By incorporating a nexus approach in research on the relationship between water, energy, food, and terrorism, our understanding of WEF-targeted terrorism will become less compartmentalized and more holistic, helping us produce better informed policy.


[1] For more information on incidents from 1993, as well as the way in which the GTD codes for doubt and uncertainty, one can reference the GTD codebook here.

[2] These target subtype codes were selected because all incidents to which they were assigned are axiomatically WEF-targeted terrorism. In other words, while a small number of incidents of WEF-targeted terrorism in the GTD may not be captured here, we can operate with near certainty that 100 percent of the incidents captured are WEF-targeted terrorism.

[3] Some incidents are assigned multiple target subtypes. This study is only concerned with the first – or primary – target subtype code assigned to each incident.

[4] The target/victim type “telecommunications” has five associated target/victim subtypes: “radio,” “television,” “telephone/telegraph,” “internet infrastructure,” and “multiple telecommunication targets.”

[5] Of these 153 incidents, the GTD only includes damage value estimates for only fifty-five. The total amount as a result of these fifty-five cases is $490,850,010, which makes it likely that the total amount of damage is far greater than $500 million.

[6] For instance, for an incident to be assigned the code “armed assault,” it must be an “attack whose primary objective is to cause physical harm or death directly to human beings…” This can be contrasted with the GTD’s definition of “hijacking,” which is an “act whose primary objective is to take control of a vehicle…”

[7] The GTD’s codebook provides a full breakdown of the countries that make up each region and can be found starting on page 21.

[8] This periodization is hardly unconventional and takes into account commonly used historical inflection points. However, I found the idea for analyzing the data in this way from Dr. Jennifer Vellieux’s and Dr. Shlomi Dinar’s study on water-related terrorism.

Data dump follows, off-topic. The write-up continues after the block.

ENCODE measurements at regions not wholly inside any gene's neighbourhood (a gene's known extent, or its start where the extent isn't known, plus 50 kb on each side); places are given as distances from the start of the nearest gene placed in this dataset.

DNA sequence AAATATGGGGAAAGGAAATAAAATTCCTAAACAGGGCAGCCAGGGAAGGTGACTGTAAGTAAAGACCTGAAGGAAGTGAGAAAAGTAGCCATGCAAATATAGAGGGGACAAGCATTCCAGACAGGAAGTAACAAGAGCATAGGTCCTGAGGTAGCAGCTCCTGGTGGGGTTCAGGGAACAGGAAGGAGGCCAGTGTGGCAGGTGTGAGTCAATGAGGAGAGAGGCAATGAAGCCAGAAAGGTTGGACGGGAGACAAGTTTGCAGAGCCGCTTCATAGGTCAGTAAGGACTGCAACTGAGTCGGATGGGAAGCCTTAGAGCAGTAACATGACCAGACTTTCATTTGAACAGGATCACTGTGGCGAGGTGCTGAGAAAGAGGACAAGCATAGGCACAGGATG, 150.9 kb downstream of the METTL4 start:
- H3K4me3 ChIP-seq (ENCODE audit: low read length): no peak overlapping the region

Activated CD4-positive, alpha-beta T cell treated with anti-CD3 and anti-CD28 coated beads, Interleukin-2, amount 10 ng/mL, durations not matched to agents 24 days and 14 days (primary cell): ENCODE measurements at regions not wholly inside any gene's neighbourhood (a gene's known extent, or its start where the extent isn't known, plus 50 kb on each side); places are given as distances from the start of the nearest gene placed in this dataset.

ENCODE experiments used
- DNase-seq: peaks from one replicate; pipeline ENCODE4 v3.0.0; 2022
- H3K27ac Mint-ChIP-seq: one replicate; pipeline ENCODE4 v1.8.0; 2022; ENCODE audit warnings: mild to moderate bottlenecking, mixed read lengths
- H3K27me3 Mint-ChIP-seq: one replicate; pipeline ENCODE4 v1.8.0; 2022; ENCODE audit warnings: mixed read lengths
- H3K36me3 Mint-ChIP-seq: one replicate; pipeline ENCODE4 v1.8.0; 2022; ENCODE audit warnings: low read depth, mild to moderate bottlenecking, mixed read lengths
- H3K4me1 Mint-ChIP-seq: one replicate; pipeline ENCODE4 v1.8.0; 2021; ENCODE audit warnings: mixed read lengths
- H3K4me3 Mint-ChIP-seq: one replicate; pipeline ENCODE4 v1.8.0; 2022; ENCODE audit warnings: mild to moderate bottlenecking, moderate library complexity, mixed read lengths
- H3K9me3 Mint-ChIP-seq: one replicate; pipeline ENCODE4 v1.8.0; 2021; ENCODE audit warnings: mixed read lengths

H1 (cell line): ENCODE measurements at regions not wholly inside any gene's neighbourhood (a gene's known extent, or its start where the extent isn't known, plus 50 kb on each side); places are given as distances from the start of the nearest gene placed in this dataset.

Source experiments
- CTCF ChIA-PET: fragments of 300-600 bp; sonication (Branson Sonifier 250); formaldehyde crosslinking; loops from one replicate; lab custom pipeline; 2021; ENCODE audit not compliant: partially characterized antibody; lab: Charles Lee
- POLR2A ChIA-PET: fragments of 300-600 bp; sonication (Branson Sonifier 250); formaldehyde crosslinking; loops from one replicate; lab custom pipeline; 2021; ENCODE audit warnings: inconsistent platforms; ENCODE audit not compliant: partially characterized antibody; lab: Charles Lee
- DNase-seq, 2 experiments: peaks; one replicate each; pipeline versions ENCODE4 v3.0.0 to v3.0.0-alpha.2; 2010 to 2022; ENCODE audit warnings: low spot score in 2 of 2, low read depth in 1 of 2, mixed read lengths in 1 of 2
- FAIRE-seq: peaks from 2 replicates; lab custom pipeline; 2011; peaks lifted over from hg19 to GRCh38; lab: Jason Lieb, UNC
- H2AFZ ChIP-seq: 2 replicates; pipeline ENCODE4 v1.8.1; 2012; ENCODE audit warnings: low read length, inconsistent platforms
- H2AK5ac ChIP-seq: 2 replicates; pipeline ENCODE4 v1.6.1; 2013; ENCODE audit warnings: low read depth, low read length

Works Cited

Simpson, Gareth B., and Graham P. W. Jewitt. “The Development of the Water-Energy-Food Nexus as a Framework for Achieving Resource Security: A Review.” Frontiers in Environmental Science 7 (February 2019), https://doi.org/10.3389/fenvs.2019.00008.

Hoff, Holger. “Understanding the Nexus.” Stockholm Environment Institute. Accessed December 20, 2023. November 11, 2011. https://www.sei.org/publications/understanding-the-nexus/.

Harwood, Stephen A. “In Search of a (WEF) Nexus Approach.” Environmental Science & Policy 83 (May 2018): 79–85. https://doi.org/10.1016/j.envsci.2018.01.020.

Naylor, Kelly Ann. Blueprint for Acceleration: Sustainable Development Goal 6 Synthesis Report on Water and Sanitation 2023. New York, NY: United Nations, August 2023.

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National Consortium for the Study of Terrorism and Responses to Terrorism. 2022. Global Terrorism Database 1970 – 2020. https://www.start.umd.edu/gtd.

Thompson, Derek. “The World is Really Getting Better.” The Atlantic, September 13, 2022. https://www.theatlantic.com/newsletters/archive/2022/09/bill-melinda-gates-foundation-goalkeepers-report-poverty/671415/

UNICEF. “Maternal Mortality – UNICEF DATA.” Accessed December 23, 2023. February 2023. https://data.unicef.org/topic/maternal-health/maternal-mortality/.

Cozzi, Laura, Daniel Wetzel, Gianluca Tonolo, Nouhoun Diarra, and Arthur Rogue. “Access to Electricity Improves Slightly in 2023, but Still far from the Pace Needed to Meet SDG7 – Analysis.” International Energy Agency. September 15, 2023. https://www.iea.org/commentaries/access-to-electricity-improves-slightly-in-2023-but-still-far-from-the-pace-needed-to-meet-sdg7.

United Nations, Food and Agriculture Organization. The State of the World’s Land and Water Resources for Food and Agriculture – Systems at breaking point. Main report. Rome, IT: FAO, 2021.

Michel, David. “Water and Food: How, When, and Why Water Imperils Global Food Security.” Center for Strategic and International Studies, October 16, 2023. https://www.csis.org/analysis/water-and-food-how-when-and-why-water-imperils-global-food-security.

Sanicola, Laura, Stephanie Kelly, Laura Sanicola, and Stephanie Kelly. “Global Energy Consumption to Increase through 2050, Outpace Efficiency Gains, EIA Says.” Reuters, October 11, 2023. https://www.reuters.com/business/energy/global-energy-consumption-increase-through-2050-outpace-efficiency-gains-eia-2023-10-11/.Garcia, Cesar. “Rebel Attack in Colombia Leaves 300,000 in the Dark.” Associated Press, June 11, 2015. https://apnews.com/article/10ff1a0425214e9d81cdf6ebad3f5a43.

Benjamin Levine
Benjamin Levine

Benjamin Levine is a first-year M.A., International Relations Candidate concentrating in Security, Strategy, and Statecraft at Johns Hopkins University's School of Advanced International Studies. Prior to SAIS, he served for over eight years as an Officer in the United States Army. Most recently he was selected to serve as a Google Public Policy Fellow at TechNet: The Voice of the Innovation Economy where he focused on federal policy regarding advanced and emerging technologies. Benjamin holds a B.A. in History and Politics from Drake University.